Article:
User-submitted ads: Use some common sense

By Steve Outing

User-generated ads are a risky business, as Chevrolet found out with a campaign that invited people to create their own ads for the gas-slurping Tahoe SUV. (The New York Times reports on some nasty submissions. Here’s one of the user ads.) But just because Chevy got muddied by people making fun of its product on its own website doesn’t mean it’s a bad idea to invite online users to participate directly in ad campaigns.

But here’s some advice for advertisers: Don’t go there if you have a product that’s ripe for public ridicule. You’ll probably want to avoid public interaction if you’re advertising SUVs, cigarettes, Wal-mart … you get the idea.

For my company, I’ve been working with a sponsor for our upcoming first website, and I’m trying to talk them into allowing website users to comment on their ads. It’s a safe product that is unlikely to get blasted, and probably would benefit from a direct exchange with consumers. They’re rightfully cautious about the concept, but are considering it.

The user-generated advertising concept is a bit like the wiki. Wikis can be deployed for lots of interesting and useful applications, but there are some things that simply should be avoided — like opening up a newspaper editorial to the wiki format.

Author: Steve Outing Steve Outing is a Boulder, Colorado-based media futurist, digital-news innovator, consultant, journalist, and educator. ... Need assistance with media-company future strategy? Get in touch with Steve!

2 Responses to "User-submitted ads: Use some common sense"

  1. B.L. Ochman
    B.L. Ochman 11 years ago .Reply

    Yes, I am indeed behind and in front on Ethics Crisis, and so happy that you like the concept.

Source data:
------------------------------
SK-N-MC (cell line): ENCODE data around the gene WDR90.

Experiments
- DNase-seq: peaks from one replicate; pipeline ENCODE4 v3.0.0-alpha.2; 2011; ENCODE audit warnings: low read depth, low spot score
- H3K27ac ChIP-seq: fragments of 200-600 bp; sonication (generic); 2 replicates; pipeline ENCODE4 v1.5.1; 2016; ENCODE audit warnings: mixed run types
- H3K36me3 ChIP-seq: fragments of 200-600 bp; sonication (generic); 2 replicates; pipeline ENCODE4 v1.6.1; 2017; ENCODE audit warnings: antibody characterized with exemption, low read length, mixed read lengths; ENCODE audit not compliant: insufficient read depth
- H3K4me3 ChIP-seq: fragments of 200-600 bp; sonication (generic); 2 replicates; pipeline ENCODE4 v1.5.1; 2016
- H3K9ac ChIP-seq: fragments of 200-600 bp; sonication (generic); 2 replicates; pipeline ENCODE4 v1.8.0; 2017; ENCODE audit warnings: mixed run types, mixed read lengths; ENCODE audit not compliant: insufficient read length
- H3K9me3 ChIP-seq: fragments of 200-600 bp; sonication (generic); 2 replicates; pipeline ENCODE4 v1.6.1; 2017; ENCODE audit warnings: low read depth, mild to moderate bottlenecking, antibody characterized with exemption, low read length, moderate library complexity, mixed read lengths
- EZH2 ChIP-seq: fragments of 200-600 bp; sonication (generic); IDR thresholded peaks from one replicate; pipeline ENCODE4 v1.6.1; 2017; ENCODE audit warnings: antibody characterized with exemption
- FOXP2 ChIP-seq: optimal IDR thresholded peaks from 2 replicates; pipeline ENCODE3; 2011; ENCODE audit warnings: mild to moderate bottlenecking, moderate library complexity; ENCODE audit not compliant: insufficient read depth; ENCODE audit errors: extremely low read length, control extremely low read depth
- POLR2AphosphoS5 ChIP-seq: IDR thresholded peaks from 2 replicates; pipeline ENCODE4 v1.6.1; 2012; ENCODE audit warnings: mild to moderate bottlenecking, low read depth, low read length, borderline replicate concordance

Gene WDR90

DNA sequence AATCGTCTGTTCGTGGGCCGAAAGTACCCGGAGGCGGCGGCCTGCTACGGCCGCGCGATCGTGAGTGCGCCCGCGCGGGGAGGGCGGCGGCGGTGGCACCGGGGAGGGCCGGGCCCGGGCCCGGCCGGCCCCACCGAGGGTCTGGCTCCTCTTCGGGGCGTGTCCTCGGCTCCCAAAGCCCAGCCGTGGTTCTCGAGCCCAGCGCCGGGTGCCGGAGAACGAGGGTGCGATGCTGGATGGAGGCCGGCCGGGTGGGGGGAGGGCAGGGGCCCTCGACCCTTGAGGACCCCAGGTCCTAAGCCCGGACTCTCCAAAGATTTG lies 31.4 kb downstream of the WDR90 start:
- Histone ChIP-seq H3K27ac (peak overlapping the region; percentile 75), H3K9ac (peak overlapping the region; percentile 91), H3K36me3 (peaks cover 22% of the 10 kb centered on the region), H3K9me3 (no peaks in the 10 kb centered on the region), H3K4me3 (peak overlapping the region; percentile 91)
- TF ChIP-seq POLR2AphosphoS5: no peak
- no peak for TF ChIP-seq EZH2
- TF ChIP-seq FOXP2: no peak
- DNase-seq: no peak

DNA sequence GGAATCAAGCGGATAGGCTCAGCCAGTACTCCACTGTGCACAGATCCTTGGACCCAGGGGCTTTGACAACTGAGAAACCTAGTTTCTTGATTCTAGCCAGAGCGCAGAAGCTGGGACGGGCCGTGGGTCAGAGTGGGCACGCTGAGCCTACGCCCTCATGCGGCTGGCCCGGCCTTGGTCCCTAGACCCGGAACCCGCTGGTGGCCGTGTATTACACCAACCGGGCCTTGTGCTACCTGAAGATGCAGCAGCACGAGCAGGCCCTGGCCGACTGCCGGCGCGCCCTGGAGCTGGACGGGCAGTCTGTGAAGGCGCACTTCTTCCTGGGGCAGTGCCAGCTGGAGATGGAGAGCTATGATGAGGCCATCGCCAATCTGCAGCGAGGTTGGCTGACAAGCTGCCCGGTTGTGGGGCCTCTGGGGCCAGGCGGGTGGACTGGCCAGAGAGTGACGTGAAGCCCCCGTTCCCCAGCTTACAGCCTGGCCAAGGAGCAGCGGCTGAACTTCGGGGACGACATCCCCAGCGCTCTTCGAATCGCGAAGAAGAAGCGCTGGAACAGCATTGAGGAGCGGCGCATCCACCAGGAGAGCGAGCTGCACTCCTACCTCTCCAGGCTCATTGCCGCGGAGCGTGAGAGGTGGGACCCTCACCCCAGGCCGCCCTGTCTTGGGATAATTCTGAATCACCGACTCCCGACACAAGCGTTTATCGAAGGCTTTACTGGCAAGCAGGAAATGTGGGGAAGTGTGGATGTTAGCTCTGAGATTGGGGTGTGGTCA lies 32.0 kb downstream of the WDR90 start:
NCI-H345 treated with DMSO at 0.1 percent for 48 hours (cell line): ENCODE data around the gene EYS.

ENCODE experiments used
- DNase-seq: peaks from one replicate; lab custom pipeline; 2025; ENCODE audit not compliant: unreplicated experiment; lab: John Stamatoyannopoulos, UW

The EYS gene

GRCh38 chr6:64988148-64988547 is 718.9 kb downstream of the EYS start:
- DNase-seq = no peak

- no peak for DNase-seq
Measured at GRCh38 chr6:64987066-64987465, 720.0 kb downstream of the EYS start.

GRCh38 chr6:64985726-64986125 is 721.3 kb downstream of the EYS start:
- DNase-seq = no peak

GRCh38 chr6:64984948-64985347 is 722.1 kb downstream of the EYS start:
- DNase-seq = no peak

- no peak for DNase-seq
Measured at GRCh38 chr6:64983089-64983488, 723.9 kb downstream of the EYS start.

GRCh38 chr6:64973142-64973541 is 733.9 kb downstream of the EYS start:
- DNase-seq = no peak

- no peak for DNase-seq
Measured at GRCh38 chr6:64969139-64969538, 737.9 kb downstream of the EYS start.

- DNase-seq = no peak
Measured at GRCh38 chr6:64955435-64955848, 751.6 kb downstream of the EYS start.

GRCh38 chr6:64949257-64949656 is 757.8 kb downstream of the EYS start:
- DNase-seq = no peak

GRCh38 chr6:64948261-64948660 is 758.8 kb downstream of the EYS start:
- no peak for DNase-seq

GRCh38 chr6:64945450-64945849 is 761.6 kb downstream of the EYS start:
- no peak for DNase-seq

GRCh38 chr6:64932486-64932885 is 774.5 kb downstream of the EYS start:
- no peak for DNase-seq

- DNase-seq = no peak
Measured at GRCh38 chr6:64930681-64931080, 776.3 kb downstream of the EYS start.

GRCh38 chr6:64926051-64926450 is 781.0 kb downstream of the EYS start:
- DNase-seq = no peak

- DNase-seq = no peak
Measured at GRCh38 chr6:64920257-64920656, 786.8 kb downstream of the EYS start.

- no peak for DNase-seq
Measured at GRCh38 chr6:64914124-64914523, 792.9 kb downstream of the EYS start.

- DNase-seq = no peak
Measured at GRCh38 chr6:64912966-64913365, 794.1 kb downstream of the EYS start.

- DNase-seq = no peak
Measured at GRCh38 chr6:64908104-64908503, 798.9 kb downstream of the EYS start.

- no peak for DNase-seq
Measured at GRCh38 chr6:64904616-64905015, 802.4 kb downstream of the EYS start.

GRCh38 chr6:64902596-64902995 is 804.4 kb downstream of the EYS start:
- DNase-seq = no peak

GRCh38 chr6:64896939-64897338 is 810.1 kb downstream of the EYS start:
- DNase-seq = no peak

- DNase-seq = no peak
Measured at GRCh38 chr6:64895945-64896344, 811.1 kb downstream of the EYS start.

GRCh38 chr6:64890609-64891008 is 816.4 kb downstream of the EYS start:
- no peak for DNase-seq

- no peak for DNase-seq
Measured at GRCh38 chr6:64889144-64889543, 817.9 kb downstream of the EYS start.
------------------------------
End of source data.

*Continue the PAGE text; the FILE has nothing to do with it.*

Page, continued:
We\'re rather amazed at the confessions and more so about the ratings by the community. Seems like you\'d have to really do something dreadful before the majority would rate it as never acceptable.

    Ethics is the hot topic in global business and, judging by the enthusiastic reception Ethics Crisis has gotten, we seem to have struck a nerve.

    The concept of the blog is to distinguish SRF Global from the hundreds of multilanguage translation companies online, and to get user generated content. And, since multilanguage translation of corporate ethics codes and compliance materials is SRF\'s specialty, this made sense. Time will tell whether it\'ll also make money.:>)

  2. JosephG
    JosephG 10 years ago .Reply

    Pizza Hut is running a contest like this right now, and so far theirs seems to be pretty successful, you can see it at They seem to have neatly avoided getting negative submissions by requiring that all submissions be submitted for approval before being entered into the contest. Worth a look, anyway.

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